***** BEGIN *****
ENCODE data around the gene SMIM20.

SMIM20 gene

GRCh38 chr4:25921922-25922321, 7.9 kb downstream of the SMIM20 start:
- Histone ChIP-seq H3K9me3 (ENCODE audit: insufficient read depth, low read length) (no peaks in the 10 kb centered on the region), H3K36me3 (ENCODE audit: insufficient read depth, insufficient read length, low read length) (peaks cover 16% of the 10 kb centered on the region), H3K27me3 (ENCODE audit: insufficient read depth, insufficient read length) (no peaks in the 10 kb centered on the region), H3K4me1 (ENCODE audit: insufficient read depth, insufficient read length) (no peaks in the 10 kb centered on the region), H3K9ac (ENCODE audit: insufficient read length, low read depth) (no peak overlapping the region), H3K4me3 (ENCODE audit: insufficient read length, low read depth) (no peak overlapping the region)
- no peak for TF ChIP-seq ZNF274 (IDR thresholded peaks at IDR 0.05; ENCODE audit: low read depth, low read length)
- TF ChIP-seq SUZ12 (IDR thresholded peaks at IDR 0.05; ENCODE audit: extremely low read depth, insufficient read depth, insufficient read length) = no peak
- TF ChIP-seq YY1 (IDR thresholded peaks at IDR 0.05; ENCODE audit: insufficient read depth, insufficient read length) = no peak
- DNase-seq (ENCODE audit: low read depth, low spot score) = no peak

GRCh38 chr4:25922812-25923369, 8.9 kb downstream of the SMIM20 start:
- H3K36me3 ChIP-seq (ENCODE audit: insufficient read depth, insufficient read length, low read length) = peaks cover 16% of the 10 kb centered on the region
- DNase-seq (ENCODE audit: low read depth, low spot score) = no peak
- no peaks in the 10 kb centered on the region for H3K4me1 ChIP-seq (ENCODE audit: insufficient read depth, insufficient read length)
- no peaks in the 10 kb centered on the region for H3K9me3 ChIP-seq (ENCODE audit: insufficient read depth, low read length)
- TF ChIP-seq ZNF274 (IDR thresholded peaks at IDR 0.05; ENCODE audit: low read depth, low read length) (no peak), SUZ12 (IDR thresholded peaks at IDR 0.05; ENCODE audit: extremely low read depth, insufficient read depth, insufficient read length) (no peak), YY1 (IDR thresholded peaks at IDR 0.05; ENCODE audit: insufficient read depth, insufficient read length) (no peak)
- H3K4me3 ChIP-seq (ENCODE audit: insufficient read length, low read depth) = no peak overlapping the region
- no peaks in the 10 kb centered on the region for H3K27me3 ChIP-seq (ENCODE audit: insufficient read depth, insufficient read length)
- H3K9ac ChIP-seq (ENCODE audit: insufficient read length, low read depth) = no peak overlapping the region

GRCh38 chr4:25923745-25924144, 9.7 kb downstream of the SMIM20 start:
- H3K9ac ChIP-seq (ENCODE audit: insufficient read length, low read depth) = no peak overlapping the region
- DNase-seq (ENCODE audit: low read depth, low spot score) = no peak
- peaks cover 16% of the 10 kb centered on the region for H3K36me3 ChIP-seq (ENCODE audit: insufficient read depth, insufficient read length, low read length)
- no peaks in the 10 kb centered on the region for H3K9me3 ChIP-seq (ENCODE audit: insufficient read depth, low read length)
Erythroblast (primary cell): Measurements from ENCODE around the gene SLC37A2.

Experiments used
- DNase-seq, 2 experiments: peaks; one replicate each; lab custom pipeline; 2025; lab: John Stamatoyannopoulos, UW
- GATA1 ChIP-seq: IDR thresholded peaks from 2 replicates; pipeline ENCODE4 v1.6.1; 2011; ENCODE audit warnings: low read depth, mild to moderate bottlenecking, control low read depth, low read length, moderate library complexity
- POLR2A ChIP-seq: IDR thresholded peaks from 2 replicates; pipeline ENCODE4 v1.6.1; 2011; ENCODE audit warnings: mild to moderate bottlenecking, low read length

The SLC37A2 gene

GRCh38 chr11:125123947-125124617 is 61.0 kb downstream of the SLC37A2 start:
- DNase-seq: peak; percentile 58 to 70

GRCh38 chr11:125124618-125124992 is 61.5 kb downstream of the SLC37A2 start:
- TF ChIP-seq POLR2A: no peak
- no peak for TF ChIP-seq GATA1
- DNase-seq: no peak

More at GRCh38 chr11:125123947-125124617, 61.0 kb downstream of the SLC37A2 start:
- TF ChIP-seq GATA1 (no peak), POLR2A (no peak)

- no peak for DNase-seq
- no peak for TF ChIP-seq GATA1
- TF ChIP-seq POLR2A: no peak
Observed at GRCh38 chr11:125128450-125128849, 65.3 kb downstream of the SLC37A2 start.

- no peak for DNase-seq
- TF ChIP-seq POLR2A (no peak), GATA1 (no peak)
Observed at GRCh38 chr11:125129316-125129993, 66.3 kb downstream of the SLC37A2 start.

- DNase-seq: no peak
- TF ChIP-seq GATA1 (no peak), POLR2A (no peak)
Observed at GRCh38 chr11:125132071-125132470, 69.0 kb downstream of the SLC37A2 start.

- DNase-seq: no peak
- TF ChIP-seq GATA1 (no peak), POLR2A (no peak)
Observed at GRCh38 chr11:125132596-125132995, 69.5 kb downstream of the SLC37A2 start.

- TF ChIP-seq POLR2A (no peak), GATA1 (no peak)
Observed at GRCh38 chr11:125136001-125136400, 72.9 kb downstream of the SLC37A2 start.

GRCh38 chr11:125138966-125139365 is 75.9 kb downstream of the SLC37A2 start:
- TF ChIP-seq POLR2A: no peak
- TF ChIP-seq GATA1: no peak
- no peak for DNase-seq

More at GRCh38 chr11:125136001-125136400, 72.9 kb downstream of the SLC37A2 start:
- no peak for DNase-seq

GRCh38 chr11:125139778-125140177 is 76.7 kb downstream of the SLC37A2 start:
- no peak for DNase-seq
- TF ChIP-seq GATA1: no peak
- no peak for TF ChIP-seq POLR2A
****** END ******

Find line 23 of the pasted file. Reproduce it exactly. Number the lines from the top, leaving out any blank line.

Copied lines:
Erythroblast (primary cell): Measurements from ENCODE around the gene SLC37A2.